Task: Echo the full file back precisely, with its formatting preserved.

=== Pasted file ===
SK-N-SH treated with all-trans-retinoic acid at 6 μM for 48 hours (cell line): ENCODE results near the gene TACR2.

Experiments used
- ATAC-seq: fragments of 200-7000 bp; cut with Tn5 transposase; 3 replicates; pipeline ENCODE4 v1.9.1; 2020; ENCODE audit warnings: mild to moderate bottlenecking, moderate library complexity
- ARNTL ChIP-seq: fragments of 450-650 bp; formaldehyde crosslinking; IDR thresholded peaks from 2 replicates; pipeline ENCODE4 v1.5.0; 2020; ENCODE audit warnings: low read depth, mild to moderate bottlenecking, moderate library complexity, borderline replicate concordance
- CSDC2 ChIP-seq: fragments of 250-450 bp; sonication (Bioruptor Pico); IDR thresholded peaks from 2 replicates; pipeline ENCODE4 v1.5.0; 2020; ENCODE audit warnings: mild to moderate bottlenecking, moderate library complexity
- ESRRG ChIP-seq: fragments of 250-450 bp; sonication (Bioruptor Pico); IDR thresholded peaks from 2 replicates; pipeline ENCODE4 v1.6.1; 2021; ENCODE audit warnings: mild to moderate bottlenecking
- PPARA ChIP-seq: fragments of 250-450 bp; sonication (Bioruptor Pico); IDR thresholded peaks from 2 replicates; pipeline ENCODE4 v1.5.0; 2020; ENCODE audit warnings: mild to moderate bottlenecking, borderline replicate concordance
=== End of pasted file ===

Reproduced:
SK-N-SH treated with all-trans-retinoic acid at 6 μM for 48 hours (cell line): ENCODE results near the gene TACR2.

Experiments used
- ATAC-seq: fragments of 200-7000 bp; cut with Tn5 transposase; 3 replicates; pipeline ENCODE4 v1.9.1; 2020; ENCODE audit warnings: mild to moderate bottlenecking, moderate library complexity
- ARNTL ChIP-seq: fragments of 450-650 bp; formaldehyde crosslinking; IDR thresholded peaks from 2 replicates; pipeline ENCODE4 v1.5.0; 2020; ENCODE audit warnings: low read depth, mild to moderate bottlenecking, moderate library complexity, borderline replicate concordance
- CSDC2 ChIP-seq: fragments of 250-450 bp; sonication (Bioruptor Pico); IDR thresholded peaks from 2 replicates; pipeline ENCODE4 v1.5.0; 2020; ENCODE audit warnings: mild to moderate bottlenecking, moderate library complexity
- ESRRG ChIP-seq: fragments of 250-450 bp; sonication (Bioruptor Pico); IDR thresholded peaks from 2 replicates; pipeline ENCODE4 v1.6.1; 2021; ENCODE audit warnings: mild to moderate bottlenecking
- PPARA ChIP-seq: fragments of 250-450 bp; sonication (Bioruptor Pico); IDR thresholded peaks from 2 replicates; pipeline ENCODE4 v1.5.0; 2020; ENCODE audit warnings: mild to moderate bottlenecking, borderline replicate concordance